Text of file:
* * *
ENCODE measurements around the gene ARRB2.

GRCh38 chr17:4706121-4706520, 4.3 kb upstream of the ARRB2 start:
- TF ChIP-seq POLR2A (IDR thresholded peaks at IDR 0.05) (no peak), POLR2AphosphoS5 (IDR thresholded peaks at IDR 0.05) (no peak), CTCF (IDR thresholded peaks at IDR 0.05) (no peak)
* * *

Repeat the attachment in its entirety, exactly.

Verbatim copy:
ENCODE measurements around the gene ARRB2.

GRCh38 chr17:4706121-4706520, 4.3 kb upstream of the ARRB2 start:
- TF ChIP-seq POLR2A (IDR thresholded peaks at IDR 0.05) (no peak), POLR2AphosphoS5 (IDR thresholded peaks at IDR 0.05) (no peak), CTCF (IDR thresholded peaks at IDR 0.05) (no peak)